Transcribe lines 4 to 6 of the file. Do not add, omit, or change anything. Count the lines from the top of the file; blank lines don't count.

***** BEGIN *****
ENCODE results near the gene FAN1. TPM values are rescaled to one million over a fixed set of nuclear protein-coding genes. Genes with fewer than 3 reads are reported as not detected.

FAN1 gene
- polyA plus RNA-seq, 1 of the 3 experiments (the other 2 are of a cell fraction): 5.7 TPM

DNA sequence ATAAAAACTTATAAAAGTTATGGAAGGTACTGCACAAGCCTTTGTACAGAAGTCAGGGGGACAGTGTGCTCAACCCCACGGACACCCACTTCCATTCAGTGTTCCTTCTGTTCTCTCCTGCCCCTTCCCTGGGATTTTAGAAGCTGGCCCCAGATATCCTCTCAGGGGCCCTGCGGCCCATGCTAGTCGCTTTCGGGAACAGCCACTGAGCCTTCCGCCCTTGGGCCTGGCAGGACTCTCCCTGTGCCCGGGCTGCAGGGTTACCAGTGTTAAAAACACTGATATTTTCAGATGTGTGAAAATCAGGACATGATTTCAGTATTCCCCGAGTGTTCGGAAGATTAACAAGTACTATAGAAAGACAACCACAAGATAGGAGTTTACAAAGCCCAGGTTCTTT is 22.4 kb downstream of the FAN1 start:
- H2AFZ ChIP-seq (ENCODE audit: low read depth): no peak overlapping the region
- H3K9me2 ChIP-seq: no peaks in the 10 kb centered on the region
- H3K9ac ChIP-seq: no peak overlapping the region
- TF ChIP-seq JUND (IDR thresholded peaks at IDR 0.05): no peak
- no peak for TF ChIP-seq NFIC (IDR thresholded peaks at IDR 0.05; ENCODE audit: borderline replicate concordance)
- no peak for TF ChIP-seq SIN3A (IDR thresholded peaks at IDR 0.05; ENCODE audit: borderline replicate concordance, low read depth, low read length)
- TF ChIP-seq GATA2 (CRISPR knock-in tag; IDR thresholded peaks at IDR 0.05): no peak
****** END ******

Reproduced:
DNA sequence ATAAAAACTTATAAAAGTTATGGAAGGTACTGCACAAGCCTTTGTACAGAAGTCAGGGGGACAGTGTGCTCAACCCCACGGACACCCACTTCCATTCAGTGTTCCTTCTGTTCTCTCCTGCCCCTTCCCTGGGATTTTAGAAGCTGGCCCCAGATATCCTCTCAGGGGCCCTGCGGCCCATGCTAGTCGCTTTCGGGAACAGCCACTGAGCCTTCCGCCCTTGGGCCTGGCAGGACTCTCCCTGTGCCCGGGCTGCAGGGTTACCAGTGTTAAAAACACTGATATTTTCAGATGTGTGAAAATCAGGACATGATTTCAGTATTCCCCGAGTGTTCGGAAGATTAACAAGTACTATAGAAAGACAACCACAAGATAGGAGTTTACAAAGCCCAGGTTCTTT is 22.4 kb downstream of the FAN1 start:
- H2AFZ ChIP-seq (ENCODE audit: low read depth): no peak overlapping the region
- H3K9me2 ChIP-seq: no peaks in the 10 kb centered on the region